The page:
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Feedback on the FEI tack rules: “Horse welfare cannot wait until the next revision”

Wednesday, 08 November 2023


Text © World of Showjumping



The acceptance of non-friendly horse tack is today a norm which needs to be better regulated,” the International Jumping Officials Club (IJOC) stated back in June this year, as part of their proposed changes to the FEI Jumping Rules regulating saddlery. The IJOC’s suggestion to the FEI was to modify the rules regarding nosebands “(…) in response to the horse community and in compliance with horse welfare.”

The IJOC-proposal – suggested to be voted on at the FEI Hybrid General Assembly in Mexico City this November – was however rejected by the FEI and referred to a future rules revision. 

Nosebands and horse welfare 

The FEI Jumping Rules article 257.1.4 simply states that there are no restrictions on bits and nosebands; a wording some of the FEI’s stakeholders have found to be insufficient in today’s climate. While there are no restrictions listed in the rules, the Ground Jury has the right – based on veterinary advice – to forbid the use of a bit or noseband that “(…) may cause injury to the Horse” but according to the IJOC “(…) it is very rare that this happens.” Although not further restricted in the Jumping Rules, the FEI Tack App lists a number of bits and nosebands – as well as other inventive accessories and solutions – not allowed in competition.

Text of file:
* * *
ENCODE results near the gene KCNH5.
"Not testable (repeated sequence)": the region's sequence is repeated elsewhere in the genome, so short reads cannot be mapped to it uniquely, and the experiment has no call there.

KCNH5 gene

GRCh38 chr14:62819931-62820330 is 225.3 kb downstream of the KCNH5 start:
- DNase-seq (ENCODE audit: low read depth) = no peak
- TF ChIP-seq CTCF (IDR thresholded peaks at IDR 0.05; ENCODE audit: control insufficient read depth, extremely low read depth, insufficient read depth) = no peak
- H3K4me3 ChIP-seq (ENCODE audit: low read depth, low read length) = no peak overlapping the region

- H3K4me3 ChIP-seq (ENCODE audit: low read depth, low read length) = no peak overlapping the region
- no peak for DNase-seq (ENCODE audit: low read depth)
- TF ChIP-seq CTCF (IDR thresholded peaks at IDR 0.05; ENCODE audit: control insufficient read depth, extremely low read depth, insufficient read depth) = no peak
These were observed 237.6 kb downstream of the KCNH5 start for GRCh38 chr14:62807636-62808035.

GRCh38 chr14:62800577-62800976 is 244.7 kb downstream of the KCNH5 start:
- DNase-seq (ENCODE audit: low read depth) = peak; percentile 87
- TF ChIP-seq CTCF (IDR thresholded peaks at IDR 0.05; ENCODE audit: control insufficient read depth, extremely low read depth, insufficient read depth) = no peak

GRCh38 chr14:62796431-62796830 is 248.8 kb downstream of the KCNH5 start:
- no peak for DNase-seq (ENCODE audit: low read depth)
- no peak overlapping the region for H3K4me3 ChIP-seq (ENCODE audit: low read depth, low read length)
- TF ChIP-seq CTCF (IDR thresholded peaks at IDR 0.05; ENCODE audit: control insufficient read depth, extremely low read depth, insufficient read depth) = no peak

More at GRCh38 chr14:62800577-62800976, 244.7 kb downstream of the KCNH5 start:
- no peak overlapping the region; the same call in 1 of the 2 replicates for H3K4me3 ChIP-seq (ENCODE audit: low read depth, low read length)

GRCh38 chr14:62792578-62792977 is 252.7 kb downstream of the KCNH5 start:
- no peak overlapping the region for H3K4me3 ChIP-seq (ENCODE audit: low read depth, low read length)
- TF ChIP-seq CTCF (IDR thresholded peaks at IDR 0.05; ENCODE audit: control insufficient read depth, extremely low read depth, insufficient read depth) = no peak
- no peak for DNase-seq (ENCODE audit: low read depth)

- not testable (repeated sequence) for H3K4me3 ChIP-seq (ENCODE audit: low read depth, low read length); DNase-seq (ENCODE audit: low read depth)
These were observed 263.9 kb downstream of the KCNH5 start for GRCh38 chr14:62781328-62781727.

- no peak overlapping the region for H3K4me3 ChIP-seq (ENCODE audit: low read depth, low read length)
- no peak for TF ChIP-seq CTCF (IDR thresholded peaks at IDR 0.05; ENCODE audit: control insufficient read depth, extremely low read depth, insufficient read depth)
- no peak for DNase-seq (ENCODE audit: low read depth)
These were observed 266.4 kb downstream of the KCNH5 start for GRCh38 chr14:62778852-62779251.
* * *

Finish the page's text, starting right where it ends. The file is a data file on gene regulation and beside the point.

We need to ensure the future of our sport and respond

- The International Jumping Officials Club -


In their proposed change to the FEI Jumping Rules article 257 regarding saddlery, the IJOC shared how they see nosebands which cannot be viewed as compliant with horse welfare – with metallic chains, non-smooth rope as well as hard spiky inserts. “We need to ensure the future of our sport and respond,” the Club pointed out to the FEI. 

The IJOC suggested to align article 257 with the wording used for children’s events, which states that nosebands must be flat and made of leather or non-abrasive leather-like material, with the permitted nosebands being dropped, cavesson, flash and crossed noseband as well as their variations. 

Photo © FEI Tack App The FEi Tack App contains some examples on which nosebands are allowed and not allowed. Photo © FEI Tack App.

Echoing the proposal made by the IJOC, the Irish federation came with a similar suggestion – referring to the lack of restrictions on nosebands. “However, with the welfare of the horse in mind, and with Social License taken into consideration, the IRL NF believe all nosebands should be bought into line with Ponies. (Annex XI Art 21 Inspection of Saddlery Art 1.1.2 Nosebands). This will stop the use of chains and other materials,” the Irish NF pointed out.  

In line with the IJOC and the Irish federation, the German federation stated “(…) that it is an emergency issue to prohibit nosebands that have a chain underneath” – suggesting the FEI change the wording in article 257.1.4. “This issue can’t wait until the next full revision of the Jumping Rules,” the Germans wrote. 


This issue can’t wait until the next full revision of the Jumping Rules

- The German Equestrian Federation - 


The Swedish federation also supported the proposal – pointing out that only leather material should be accepted with the exception of nosebands which may optionally be made of flat, non-abrasive leather-like material. “Horse Well fare [sic.] cannot wait until the next full revision,” was the message from the Swedes.